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Colombia to legalize commercial sale of medical marijuana

Colombia's government plans to legalize the cultivation and sale of marijuana for medicinal and scientific purposes

By: AP | Bogota | Published: November 13, 2015 9:45 am
colombia, colombia marijuana, marijuana, marijuana legalization, medical marijuana, colombia medical marijuana FILE – In this May 4, 2013 file photo, a youth smokes marijuana cigarettes using a papaya during a rally in support of legalizing marijuana in Medellin, Colombia (AP photo)

Colombia’s government plans to legalize the cultivation and sale of marijuana for medicinal and scientific purposes, officials said Thursday in a surprise shift by the longtime U.S. ally in the war on drugs.

The change is coming in an executive decree that President Juan Manuel Santos will soon sign into law. It will regulate regulating everything from licensing for growers to the eventual export of products made from marijuana, Justice Minister Yesid Reyes said.

With the new policy, Colombia joins countries from Mexico to Chile that have experimented with legalization or decriminalization as part of a wave of changing attitudes toward drug use and policies to combat it in Latin America. But unlike many of its neighbors, Colombia has long been identified with U.S.-backed policies to eradicate drug production and a sharp decline in levels of violence over the past 15 years is largely attributed to the no-tolerance policing.

Sen. Juan Manuel Galan, who last year introduced legislation that tracks with the government’s decree, said that as many as 400,000 Colombians suffering from epilepsy and other ailments could benefit from the clearer regulatory framework to be provided by the decree.

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Colombians for two decades have been allowed to possess small quantities of any narcotic for personal use thanks to a series of Constitutional Court rulings guaranteeing the “free development of one’s personality.”

But the congress and the executive branch have been loath to endorse such views, in part because of officials’ skittishness about showing any weakness in a country that is the biggest supplier of cocaine to the U.S.

Indeed, conservative critics in Colombia and abroad see Santos’ drive to reform drug policy, including a decision earlier this year to end a two-decade-old campaign of spraying illegal coca crops with herbicides, as a sign that the government’s resolve is weakening.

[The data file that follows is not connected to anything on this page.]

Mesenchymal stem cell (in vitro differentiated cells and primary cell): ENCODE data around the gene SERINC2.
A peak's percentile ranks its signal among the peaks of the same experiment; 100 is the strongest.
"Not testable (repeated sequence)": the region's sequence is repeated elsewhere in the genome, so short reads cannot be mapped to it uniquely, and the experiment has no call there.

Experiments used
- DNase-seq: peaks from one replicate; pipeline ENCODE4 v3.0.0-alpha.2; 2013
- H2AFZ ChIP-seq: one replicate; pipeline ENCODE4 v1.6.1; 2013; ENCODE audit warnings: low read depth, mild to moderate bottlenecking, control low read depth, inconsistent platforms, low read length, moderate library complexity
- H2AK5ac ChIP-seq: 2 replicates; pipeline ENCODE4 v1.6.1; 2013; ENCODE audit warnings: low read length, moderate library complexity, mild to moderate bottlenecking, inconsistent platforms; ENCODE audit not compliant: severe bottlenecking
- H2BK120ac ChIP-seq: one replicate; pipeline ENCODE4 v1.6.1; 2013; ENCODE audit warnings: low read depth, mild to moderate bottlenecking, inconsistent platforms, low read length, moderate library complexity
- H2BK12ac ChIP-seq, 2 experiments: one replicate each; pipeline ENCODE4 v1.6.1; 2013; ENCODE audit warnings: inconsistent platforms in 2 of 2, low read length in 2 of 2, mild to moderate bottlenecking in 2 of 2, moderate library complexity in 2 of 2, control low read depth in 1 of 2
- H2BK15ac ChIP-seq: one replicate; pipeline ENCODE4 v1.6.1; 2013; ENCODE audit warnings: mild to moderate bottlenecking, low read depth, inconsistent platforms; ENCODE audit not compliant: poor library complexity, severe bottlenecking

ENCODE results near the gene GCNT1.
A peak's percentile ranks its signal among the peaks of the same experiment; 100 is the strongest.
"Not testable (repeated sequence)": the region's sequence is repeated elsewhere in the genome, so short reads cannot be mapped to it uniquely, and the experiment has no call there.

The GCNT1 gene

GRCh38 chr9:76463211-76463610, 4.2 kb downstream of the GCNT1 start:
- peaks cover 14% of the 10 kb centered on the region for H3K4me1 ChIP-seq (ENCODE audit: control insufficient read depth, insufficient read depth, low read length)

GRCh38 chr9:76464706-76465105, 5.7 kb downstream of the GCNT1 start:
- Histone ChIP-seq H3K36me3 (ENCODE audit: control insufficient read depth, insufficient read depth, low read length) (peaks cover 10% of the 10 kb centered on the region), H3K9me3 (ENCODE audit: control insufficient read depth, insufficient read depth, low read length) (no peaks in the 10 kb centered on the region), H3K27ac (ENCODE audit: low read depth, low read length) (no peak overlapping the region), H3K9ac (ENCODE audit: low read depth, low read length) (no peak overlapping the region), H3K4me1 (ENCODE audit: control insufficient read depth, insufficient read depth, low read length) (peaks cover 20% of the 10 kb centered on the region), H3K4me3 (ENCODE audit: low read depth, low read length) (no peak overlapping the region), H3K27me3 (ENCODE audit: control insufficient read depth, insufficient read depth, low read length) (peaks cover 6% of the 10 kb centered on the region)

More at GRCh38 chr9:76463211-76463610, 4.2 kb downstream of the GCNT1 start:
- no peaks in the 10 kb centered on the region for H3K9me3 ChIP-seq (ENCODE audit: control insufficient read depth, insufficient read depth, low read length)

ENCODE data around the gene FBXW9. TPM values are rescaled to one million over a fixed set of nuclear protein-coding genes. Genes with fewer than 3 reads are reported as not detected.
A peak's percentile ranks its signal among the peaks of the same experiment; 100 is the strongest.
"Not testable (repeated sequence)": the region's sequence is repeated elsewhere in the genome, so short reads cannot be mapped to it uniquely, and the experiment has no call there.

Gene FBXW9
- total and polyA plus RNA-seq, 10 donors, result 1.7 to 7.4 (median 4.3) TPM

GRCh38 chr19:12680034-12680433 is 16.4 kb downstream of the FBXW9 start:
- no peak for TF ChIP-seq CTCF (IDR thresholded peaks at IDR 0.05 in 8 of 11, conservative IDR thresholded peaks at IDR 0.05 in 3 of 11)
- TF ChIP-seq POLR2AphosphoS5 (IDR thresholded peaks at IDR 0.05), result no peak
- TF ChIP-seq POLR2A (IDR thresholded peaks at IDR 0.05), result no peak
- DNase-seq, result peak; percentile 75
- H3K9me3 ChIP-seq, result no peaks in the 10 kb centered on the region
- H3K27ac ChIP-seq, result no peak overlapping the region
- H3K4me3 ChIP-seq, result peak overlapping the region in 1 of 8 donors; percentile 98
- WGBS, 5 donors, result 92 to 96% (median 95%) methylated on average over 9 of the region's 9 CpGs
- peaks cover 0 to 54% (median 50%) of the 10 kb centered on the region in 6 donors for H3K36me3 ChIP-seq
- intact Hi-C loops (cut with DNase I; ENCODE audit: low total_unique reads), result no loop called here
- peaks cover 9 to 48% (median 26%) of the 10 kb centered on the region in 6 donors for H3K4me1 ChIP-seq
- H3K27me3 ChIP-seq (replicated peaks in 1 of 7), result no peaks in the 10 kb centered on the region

Reflecting those concerns, officials went to great lengths Thursday to explain that they are not looking to further liberalize recreational use of marijuana as was recently done in Uruguay, the region’s pioneer in drug policy reform.

“Nobody is talking about legalizing anything except for these two purposes,” Reyes said.

Colombia gained international fame since the 1970s as a producer of potent pot strains such as Santa Marta Gold. Health Minister Alejandro Gaviria told Blu Radio that he envisions Colombia positioned as a major global player in the booming market for marijuana products.

“Our phones are ringing off the hook as we get ready for the next chapter,” said a statement from John Campo, president of the parent of the U.S.-owned Sannabis company, which is developing cannabis-based oils, creams and other products on a self-governed indigenous reservation in southern Colombia.

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  1. R
    Rajesh
    Nov 13, 2015 at 12:39 pm
    Colombia should do a Uruguay and legalize it completely. Marijuana is scientifically proven to be less harmful than alcohol and tobacco. Then why not legalize it instead of simply jailing people.
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    1. M
      Malcolm Kyle
      Nov 13, 2015 at 3:07 pm
      What is India waiting for? "Prohibition was introduced as a fraud; it has been nursed as a fraud. It is wrapped in the livery of Heaven, but it comes to serve the devil. It comes to regulate by law our appees and our daily lives. It comes to tear down liberty and build up fanaticism, hypocrisy, and intolerance. It comes to confiscate by legislative decree the property of many of our fellow citizens. It comes to send spies, detectives, and informers into our homes; to have us arrested and carried before courts and condemned to fines and imprisonments. It comes to dissipate the sunlight of happiness, peace, and prosperity in which we are now living and to fill our land with alienations, estrangements, and bitterness. It comes to bring us evil – only evil – and that continually. Let us rise in our might as one and overwhelm it with such indignation that we shall never hear of it again as long as gr grows and water runs."
— Roger Q. Mills of Texas, 1887, quoted repeatedly during a December 1914 debate in Congress over alcohol Prohibition
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      Adda